GENEVA (AP) — Evidence suggests that some kind of chemical “substance” was used in Syria that may have killed more than 1,000 people, but any military strike in response must first gain U.N. Security Council approval, the U.N.’s special envoy to Syria Lakhdar Brahimi said Wednesday.
Brahimi spoke to reporters in Geneva as a U.N. inspection team was investigating the alleged poison gas attack near Damascus on Aug. 21 and momentum built for Western military action against Syrian President Bashar Assad’s regime in the civil war that he called the most serious crisis facing the international community.
“With what has happened on the 21st of August last week, it does seem that some kind of substance was used that killed a lot of people: hundreds, definitely more than a hundred, some people say 300, some people say 600, maybe 1,000, maybe more than 1,000 people,” Brahimi said.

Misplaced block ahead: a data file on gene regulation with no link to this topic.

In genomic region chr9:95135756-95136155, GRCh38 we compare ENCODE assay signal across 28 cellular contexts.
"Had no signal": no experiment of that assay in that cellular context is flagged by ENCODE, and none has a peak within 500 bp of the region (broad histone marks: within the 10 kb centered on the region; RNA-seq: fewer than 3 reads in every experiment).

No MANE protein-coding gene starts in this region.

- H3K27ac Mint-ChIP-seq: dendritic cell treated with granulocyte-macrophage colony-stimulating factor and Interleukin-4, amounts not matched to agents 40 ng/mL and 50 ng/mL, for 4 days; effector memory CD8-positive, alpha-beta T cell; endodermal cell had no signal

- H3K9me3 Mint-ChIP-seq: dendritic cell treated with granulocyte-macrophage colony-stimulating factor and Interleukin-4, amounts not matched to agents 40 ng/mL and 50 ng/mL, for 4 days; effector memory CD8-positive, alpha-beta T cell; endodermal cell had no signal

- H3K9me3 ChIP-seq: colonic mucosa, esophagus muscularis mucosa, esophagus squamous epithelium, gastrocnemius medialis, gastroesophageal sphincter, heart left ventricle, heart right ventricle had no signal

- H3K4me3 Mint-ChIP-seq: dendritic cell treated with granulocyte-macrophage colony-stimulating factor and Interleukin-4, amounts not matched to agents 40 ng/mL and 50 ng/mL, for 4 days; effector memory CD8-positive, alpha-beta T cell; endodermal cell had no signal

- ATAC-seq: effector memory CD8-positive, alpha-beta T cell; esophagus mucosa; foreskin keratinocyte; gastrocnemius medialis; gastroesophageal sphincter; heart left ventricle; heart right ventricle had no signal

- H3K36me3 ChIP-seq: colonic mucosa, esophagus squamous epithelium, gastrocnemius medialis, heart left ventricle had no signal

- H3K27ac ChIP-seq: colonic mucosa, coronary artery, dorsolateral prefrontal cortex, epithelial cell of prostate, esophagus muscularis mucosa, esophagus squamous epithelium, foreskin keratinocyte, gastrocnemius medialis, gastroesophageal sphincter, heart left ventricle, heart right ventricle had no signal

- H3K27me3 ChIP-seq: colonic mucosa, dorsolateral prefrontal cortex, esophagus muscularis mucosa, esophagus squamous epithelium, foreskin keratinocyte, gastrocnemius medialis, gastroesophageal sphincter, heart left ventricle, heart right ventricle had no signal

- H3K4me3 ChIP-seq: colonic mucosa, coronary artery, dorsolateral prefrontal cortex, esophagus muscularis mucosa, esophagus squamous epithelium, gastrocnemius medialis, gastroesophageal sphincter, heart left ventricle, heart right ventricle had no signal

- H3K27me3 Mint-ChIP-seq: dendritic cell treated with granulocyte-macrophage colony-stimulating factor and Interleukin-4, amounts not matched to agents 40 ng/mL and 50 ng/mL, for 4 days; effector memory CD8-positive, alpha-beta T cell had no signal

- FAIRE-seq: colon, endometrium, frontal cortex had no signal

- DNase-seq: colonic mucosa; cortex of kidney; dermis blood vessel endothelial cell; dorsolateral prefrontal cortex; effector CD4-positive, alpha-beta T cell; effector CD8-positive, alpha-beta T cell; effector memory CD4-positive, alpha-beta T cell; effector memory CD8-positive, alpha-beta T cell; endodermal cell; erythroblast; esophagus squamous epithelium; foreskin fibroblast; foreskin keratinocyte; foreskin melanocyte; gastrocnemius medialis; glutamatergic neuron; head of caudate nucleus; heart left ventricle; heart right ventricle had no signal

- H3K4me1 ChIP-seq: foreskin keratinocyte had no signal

“This was of course unacceptable. This is outrageous. This confirms how dangerous the situation in Syria is and how important for the Syrians and the international community to really develop the political will to address this issue seriously, and look for a solution for it,” he said.
Brahimi did not elaborate on whether he based his information on the work of the U.N. team or other sources such as Western intelligence, including what U.S. Secretary of State John Kerry has called “undeniable” evidence of a large-scale chemical attack likely launched by Assad’s regime.
Brahimi also said that any U.S.-led military action must first gain approval from the 15-nation Security Council, whose five permanent members — Britain, China, France, Russia and the United States — each have veto power.
“International law says that any military action must be taken after” Security Council approval, he said. But, he added, President Barack Obama’s administration is “not known to be trigger-happy.”
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